All Things Considered on KCCU-HD2

Mon-Fri at 6:00 PM on HD2
Robert Siegel, Melissa Block, Audie Cornish

All Things Considered debuted on 90 public radio stations at 5:00pm on May 3, 1971.

In the 40 years since, almost everything about the program has changed, from the hosts, producers, editors and reporters to the length of the program, the equipment used and even the audience.

However there is one thing that remains the same: each show consists of the biggest stories of the day, thoughtful commentaries, insightful features on the quirky and the mainstream in arts and life, music and entertainment, all brought alive through sound.

All Things Considered is the most listened-to, afternoon drive-time, news radio program in the country. Every weekday the two-hour show is hosted by Robert Siegel, Melissa Block, and Audie Cornish. In 1977, ATC expanded to seven days a week with a one-hour show on Saturdays and Sundays.

Credit Doby Photography/NPR

Genre: 
Composer ID: 
5182893fe1c875d5524eae15|518288ffe1c8782104877dcb

Pages

Sports
4:15 pm
Sat April 12, 2014

What You May Have Missed: The Week's Sports Wrapup

Originally published on Sat April 12, 2014 5:44 pm

The Masters is well under way and A Martinez from member station KPCC is here to talk golf with guest host Tess Vigeland. Plus, Kentucky coach John Calipari's new book and the future of the NCAA.

Technology
4:15 pm
Sat April 12, 2014

Diagnosing And Treating The Internet's Heartbleed Bug

Originally published on Sat April 12, 2014 5:44 pm

Encryption software meant to protect users online had a giant hole in it. Researchers found the Heartbleed bug Monday but Jordan Robertson from Bloomberg Businessweek tells guest host Tess Vigeland says it's been around for a while.

This Week's Must Read
6:00 pm
Fri April 11, 2014

Poisoned Cigars And A Painful Chapter In Our History

Courtesy of New Press

Originally published on Sat April 12, 2014 10:54 am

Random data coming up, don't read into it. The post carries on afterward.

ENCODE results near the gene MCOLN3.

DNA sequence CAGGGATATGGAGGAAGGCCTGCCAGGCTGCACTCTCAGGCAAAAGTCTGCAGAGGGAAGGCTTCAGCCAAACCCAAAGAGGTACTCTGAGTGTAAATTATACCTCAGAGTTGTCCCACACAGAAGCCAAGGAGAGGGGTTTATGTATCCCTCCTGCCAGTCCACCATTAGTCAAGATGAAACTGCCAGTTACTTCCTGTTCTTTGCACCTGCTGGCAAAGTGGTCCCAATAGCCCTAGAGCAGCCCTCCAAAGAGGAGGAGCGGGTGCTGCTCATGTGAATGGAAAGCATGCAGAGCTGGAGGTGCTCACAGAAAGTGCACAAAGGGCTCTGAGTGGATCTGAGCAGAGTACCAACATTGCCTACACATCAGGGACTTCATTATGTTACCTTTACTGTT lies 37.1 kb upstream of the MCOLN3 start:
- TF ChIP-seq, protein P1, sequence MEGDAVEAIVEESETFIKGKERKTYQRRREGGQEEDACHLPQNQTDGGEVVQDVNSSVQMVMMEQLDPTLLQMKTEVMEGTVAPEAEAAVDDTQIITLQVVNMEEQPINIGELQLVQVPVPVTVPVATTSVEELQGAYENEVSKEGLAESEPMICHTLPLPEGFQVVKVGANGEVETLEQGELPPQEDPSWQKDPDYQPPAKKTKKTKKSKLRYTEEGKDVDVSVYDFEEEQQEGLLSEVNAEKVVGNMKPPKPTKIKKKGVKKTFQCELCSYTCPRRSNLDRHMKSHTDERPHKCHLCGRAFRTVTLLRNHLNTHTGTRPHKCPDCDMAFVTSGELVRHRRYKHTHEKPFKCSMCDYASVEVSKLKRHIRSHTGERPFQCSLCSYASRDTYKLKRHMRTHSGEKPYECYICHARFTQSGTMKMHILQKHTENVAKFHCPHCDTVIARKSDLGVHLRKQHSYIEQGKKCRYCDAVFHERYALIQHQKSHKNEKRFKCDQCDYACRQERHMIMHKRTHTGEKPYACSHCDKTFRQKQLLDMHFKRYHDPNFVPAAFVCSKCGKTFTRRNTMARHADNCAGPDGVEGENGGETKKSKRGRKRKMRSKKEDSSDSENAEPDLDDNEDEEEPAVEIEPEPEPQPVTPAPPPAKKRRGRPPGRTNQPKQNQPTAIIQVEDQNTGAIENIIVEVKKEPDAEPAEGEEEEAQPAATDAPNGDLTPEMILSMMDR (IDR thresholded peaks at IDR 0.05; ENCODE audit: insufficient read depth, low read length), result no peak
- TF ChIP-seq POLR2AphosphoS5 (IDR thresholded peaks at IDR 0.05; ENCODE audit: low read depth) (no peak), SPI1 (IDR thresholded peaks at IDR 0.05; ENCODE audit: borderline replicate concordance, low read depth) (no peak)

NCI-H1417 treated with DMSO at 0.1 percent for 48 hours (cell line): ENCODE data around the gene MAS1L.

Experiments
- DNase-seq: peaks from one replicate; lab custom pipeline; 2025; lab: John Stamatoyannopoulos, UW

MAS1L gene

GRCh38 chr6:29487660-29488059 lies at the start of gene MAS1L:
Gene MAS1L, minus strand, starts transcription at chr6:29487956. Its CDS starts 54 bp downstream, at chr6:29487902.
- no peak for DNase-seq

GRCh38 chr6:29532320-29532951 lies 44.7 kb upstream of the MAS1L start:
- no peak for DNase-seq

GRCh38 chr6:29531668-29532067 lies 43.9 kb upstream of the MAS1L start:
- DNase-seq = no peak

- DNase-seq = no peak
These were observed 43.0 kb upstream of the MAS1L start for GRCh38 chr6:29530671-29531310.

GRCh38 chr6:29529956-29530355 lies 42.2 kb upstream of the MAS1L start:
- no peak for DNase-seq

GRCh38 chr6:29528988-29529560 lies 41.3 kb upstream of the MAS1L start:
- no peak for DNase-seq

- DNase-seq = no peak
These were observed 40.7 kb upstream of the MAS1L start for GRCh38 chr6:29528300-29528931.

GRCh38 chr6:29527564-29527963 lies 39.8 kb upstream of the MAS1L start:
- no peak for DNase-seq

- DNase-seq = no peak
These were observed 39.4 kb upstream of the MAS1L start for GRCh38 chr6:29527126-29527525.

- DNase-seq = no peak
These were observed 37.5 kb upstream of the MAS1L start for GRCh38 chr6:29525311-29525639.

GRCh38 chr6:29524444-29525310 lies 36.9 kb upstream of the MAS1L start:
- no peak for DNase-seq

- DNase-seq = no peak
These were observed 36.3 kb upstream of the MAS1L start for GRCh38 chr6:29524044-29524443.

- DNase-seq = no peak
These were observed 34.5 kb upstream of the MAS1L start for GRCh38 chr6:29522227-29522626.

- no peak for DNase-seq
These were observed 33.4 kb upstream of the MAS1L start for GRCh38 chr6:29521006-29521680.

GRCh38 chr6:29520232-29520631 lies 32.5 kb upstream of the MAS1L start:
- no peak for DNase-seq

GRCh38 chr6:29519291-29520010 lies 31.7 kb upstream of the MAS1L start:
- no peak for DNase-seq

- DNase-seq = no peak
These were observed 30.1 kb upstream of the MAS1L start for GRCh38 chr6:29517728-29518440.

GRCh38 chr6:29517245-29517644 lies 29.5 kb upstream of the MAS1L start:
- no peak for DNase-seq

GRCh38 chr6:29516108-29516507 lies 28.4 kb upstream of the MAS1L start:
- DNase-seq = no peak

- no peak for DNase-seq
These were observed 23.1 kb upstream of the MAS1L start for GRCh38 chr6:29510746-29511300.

The 50th anniversary of the passage of the 1964 Civil Rights Act is almost upon us, but the celebrations began this week at the Johnson presidential library. A speech by President Obama referenced "doors of opportunity" swung open by the passage of this piece of landmark legislation. But for those of us who remember when the doors were tightly shut, other images come to mind. No, it's not the soft, grainy black-and-white images of well-dressed men and women marching nobly to end the evils of segregation. What we see is churches on fire, smoke and violence.

Read more
Deep In The Heart Of (A Transforming) Texas
3:59 pm
Fri April 11, 2014

LBJ Carried Poor Texas Town With Him In Civil Rights Fight

Long before he was president, Lyndon Johnson taught in Cotulla, Texas. He is pictured here with students in 1928.
Courtesy of LBJ Library

Originally published on Sat April 12, 2014 12:34 am

Today Cotulla, Texas, is reaping the benefits of an oil and natural gas boom in the Eagle Ford Shale. But in 1928, the South Texas town was incredibly poor — and that's how Lyndon Johnson saw it when he had his first job there at age 20.

Read more
All Tech Considered
3:19 pm
Fri April 11, 2014

Can't Ask That? Some Job Interviewers Go To Social Media Instead

In the hiring process, there are things employers aren't permitted to ask, like whether you plan to have kids. Some employers turn to social media to learn more about job candidates.
iStockphoto

Originally published on Tue April 15, 2014 12:49 pm

Many of Don Kluemper's management students at the University of Illinois at Chicago have had this experience: After going on a job interview, they sometimes receive "friend" requests from their interviewers.

It puts the students in a bind, he says. They fear that not accepting the request might hurt their job chances, but they also feel compelled to scrub their profiles before accepting.

"They didn't know why they were being friended," Kluemper says. "If it was some personal request or if the person was going to be screening their profile."

Read more

Pages